This is a presentation summary from the 2021 virtual Illinois Farm Economics Summit (IFES). A video of the webinar and PowerPoint Slides (PDF) are available here.
Corn and soybean prices have shown remarkable resilience in 2021. During the 2020-21 marketing year, nearby futures prices peaked in May 2021 at over $7.50 per bushel for corn and $16 per bushel for soybeans. This rally was caused by a surge in US exports coupled with production shortfalls in major growing regions outside the US. Since that time, prices for both crops have remained at historically high levels. As the calendar year draws to a close, the nearby futures price for corn remains near $6 per bushel and for soybeans near $13.
The profitability of corn and soybean production in 2022 will depend on continued strength in output prices. Rising input costs, particularly for fertilizer, are squeezing projected margins. We consider two important drivers of corn and soybean prices in 2022. In this article, we discuss the state of 2021-22 marketing year US corn and soybean exports. Demand for US corn and soybeans in global markets remains somewhat uncertain. How much of the current crop is actually exported will determine the level of ending stocks for this marketing year and the state of play for the 2022 crop. In a follow-up article, we will discuss the prospects for US crop acreage and production in 2022, another key driver of expectations for 2022 corn and soybean prices.
According to the December 2021 USDA World Agricultural Supply and Demand Estimates (WASDE), world corn and soybean production for 2021-22 are forecast to increase by 7.6% and 4.2%, respectively. US production is up in 2021-22 but larger production increases are occurring in other major exporters, especially Brazil and Ukraine which harvested relatively poor crops in 2020-21. China, historically the largest importer of soybeans and major importer of corn in 2020-21, is also expected to have increased domestic corn production by about 5%. Despite production increases, prices have remained relatively high because of robust consumption. USDA anticipates only modest increases in ending stocks-to-use ratios for 2021-22. World stocks to use ratios for corn and soybeans are expected to be essentially unchanged between 2020-21 and 2021-22. US ending stocks to use ratios for corn and soybeans are forecast to increase slightly but remain below levels seen in 2019-20 when prices were substantially lower than they are today.
Current projections for relatively tight stocks-to-use ratios at the end of 2021-22 require exports through the remainder of the marketing year to match expectations. The current USDA WASDE forecast for US corn exports is 63.5 million metric tons or 2,500 million bushels. For soybeans, USDA forecasts US exports to be 55.8 million metric tons, or 2,050 million bushels.
Figures 1 and 2 present the current pace of US export sales and shipments for corn and soybeans respectively. In each graph, the orange line represents current 2021-22 marketing year committed sales plus actual exports up to December 9, 2021, or Week 15 of the marketing year. To consider whether this pace is sufficient to reach the USDA WASDE forecast level given by the gray line, we assume that future export sales in each remaining week of the marketing year follow the pace given by the previous 5-year average described by the blue line.
Both corn and soybeans entered the 2021-22 marketing year with relatively large quantities of committed export sales. In particular, China committed to significant purchases of US corn for 2021-22 delivery in May of 2021. These are the sharp increases in the orange line to the left of Figure 1.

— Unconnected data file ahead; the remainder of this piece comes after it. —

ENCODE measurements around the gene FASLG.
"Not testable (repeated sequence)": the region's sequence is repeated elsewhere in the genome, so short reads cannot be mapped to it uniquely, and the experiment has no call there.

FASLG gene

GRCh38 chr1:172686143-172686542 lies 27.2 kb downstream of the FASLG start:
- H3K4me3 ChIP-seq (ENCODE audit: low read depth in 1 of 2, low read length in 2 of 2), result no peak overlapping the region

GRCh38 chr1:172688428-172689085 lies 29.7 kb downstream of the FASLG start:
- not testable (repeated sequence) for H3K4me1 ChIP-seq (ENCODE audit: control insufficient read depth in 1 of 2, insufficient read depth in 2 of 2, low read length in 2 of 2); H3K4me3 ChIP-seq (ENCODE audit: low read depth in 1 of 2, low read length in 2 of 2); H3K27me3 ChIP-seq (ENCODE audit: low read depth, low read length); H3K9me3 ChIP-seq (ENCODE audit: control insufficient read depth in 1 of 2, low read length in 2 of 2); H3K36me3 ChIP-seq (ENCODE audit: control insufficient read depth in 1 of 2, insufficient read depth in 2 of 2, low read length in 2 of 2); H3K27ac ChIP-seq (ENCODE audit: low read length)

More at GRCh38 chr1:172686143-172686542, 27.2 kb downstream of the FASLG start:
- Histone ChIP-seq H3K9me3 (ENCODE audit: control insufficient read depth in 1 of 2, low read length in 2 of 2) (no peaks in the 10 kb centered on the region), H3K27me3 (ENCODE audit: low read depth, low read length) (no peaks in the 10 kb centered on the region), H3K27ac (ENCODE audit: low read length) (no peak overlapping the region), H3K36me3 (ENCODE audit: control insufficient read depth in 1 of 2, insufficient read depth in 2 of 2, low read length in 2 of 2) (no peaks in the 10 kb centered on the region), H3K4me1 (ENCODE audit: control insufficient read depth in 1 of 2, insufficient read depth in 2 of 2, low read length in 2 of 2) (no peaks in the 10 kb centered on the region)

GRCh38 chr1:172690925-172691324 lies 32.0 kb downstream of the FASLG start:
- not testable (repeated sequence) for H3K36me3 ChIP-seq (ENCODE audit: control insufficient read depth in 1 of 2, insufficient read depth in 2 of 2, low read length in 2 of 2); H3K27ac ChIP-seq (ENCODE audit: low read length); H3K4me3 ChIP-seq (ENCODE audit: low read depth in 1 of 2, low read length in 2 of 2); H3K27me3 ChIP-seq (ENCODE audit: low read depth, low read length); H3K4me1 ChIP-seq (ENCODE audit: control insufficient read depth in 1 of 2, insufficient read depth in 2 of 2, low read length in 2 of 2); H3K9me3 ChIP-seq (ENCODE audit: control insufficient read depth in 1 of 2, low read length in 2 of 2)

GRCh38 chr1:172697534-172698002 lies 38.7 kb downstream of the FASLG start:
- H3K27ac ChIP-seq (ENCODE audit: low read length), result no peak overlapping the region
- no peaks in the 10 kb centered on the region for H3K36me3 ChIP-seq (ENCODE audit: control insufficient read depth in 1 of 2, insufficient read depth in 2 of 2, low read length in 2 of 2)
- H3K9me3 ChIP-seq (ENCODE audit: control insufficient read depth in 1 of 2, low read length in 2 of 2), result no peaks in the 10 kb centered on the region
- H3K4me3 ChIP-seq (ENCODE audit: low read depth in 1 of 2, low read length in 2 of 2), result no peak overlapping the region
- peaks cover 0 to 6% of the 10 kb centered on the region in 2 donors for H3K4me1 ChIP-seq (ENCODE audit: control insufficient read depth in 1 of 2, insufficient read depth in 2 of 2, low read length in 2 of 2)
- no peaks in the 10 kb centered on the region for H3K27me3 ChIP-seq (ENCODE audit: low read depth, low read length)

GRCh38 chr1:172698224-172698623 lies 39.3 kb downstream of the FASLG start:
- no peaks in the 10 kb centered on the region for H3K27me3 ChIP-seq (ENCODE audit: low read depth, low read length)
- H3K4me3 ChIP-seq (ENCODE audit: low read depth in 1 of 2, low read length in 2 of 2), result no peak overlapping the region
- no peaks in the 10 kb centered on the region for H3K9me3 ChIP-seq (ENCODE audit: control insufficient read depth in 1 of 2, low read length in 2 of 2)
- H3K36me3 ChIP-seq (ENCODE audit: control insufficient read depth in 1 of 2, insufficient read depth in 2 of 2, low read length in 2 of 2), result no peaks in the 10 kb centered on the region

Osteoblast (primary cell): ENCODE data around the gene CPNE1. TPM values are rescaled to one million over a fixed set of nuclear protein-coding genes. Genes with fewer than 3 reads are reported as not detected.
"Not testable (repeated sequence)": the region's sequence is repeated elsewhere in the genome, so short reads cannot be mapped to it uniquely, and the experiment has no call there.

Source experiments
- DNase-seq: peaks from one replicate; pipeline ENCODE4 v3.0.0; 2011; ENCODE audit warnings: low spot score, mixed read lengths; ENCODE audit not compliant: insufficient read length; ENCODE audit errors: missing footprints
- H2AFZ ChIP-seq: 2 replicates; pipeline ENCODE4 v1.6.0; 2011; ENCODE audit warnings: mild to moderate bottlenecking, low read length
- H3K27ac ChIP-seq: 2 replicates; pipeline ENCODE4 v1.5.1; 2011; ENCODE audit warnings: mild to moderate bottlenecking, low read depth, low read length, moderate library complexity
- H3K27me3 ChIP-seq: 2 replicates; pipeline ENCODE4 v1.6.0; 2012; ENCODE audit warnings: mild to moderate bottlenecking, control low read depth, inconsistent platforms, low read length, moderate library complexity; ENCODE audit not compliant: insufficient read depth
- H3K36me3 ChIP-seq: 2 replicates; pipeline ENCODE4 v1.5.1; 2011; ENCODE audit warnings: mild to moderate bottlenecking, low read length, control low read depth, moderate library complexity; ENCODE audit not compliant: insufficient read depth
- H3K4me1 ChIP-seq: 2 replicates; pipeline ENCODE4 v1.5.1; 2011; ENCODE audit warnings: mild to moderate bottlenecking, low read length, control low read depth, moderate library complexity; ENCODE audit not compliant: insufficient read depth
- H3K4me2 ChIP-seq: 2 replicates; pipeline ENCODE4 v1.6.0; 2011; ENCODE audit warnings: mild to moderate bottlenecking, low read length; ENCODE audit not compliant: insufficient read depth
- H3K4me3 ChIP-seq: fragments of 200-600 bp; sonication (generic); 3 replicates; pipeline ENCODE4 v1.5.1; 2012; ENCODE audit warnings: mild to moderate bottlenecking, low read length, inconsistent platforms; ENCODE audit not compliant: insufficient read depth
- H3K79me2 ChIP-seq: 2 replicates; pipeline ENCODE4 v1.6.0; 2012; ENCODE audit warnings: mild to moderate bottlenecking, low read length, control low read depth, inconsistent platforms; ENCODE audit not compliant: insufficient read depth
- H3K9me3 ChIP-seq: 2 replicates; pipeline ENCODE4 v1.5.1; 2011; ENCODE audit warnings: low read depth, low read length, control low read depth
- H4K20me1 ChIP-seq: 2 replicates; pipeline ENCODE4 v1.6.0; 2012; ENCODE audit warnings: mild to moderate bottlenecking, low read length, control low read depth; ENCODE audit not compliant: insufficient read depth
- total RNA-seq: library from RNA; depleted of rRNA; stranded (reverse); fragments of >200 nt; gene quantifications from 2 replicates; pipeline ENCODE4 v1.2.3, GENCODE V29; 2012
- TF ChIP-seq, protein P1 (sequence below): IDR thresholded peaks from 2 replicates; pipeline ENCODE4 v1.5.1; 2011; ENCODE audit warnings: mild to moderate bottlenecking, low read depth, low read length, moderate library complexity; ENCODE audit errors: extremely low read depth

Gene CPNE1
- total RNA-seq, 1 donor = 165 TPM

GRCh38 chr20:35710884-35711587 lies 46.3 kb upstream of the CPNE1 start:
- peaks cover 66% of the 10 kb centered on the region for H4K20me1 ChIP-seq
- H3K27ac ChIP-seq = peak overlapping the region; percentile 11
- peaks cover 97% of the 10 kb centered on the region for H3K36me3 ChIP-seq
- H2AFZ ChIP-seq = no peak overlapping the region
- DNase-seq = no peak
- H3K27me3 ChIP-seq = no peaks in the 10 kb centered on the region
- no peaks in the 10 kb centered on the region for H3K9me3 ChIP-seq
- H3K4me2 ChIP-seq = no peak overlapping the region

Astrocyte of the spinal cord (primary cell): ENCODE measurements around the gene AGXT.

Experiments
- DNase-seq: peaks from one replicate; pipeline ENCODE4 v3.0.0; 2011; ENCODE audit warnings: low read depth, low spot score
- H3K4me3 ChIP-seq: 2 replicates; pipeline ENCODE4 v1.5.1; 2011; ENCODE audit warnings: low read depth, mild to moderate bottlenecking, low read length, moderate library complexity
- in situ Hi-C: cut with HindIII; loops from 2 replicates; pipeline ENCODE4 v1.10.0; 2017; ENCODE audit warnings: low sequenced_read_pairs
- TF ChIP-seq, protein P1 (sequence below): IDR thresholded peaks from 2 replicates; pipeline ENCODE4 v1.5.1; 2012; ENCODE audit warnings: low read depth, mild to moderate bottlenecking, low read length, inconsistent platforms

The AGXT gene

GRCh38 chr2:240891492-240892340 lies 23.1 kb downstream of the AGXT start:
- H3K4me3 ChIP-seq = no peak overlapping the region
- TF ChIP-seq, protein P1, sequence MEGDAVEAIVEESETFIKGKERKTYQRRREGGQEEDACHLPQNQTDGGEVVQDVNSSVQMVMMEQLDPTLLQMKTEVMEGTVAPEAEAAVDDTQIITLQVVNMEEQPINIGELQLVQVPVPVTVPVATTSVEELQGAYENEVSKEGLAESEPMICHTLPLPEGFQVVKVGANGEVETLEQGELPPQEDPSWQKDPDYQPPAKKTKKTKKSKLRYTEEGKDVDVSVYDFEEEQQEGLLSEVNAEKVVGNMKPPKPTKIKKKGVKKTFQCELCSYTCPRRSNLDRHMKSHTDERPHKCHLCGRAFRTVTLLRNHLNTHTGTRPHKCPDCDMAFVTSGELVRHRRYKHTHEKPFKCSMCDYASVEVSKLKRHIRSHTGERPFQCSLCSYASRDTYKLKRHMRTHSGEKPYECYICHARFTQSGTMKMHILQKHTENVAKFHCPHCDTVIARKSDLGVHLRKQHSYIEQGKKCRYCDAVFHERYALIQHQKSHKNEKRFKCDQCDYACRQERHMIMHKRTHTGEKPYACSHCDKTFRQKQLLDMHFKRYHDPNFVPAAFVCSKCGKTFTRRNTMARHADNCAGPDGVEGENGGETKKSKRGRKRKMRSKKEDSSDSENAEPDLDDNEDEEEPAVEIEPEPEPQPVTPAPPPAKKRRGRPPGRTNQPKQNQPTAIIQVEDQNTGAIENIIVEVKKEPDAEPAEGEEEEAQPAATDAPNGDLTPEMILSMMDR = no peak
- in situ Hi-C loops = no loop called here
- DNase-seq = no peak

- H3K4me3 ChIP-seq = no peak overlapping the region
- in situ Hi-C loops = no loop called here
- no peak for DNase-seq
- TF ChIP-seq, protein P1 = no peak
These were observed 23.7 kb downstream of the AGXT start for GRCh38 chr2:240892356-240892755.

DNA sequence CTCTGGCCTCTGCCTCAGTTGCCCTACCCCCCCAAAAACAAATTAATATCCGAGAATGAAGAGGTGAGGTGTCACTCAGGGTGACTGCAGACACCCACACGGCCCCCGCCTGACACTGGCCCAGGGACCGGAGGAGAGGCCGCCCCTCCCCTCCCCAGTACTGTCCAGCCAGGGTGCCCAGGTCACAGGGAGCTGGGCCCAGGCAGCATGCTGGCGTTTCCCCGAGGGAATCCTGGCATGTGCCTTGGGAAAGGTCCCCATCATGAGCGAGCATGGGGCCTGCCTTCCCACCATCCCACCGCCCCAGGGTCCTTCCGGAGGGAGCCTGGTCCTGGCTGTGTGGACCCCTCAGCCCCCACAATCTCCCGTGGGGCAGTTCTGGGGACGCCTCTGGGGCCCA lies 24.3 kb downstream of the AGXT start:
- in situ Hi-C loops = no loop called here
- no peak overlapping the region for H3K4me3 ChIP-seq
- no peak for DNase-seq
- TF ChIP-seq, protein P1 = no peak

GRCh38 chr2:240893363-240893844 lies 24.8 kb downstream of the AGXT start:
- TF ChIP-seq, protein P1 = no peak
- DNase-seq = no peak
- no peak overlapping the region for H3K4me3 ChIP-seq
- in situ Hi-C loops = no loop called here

Following these early sales commitments, the pace of US corn and soybean exports sales has closely tracked historic performance. Assuming actual sales plus accumulated export shipments follow historic trends between now and the end of the current marketing year in August 2022, US corn and soybean exports will meet or slightly exceed current WASDE projected levels.
Considering the pace of export shipments only, given by the green line in Figures 1 and 2, corroborates the idea that soybeans will meet export projections, but presents a cautionary note for corn. Accumulated export shipments have been much stronger for soybeans than for corn. Actual shipments of soybeans have moved faster than is typical in recent years, particularly after a slow start in early September when export shipments via US Gulf ports were slowed due to weather disruptions. This fairly brisk pace for actual shipments, particularly early in the marketing year when Brazil has yet to harvest its soybean crop, is solid evidence that US soybean exports are likely to meet expectations.
For corn, actual export shipments have been slower to materialize. This is evidenced by the relatively slow week-over-week increases in the green line in Figure 1. The main reason for the slow pace of exports relative to committed sales is China. While China is the destination for about one-third of total sales, only 14% of actual exports to date have been to China. If some export sales commitments to China fail to materialize, either in the form of cancellations or sales deferred to the 2022-23 marketing year, then the US will not reach the WASDE-projected level of corn exports.
Lower-than-expected corn exports would be somewhat bearish for both old-crop and new-crop corn prices. However, exports form only one leg of the three-legged stool of corn demand. Robust domestic ethanol and feed use of corn continue to underpin prices in the short run. The larger concern is that a combination of lower exports, higher ending stocks, and an increase in acres and production in 2022 would lead to prices for the 2022 corn and soybean crop that are closer to long-run average levels.
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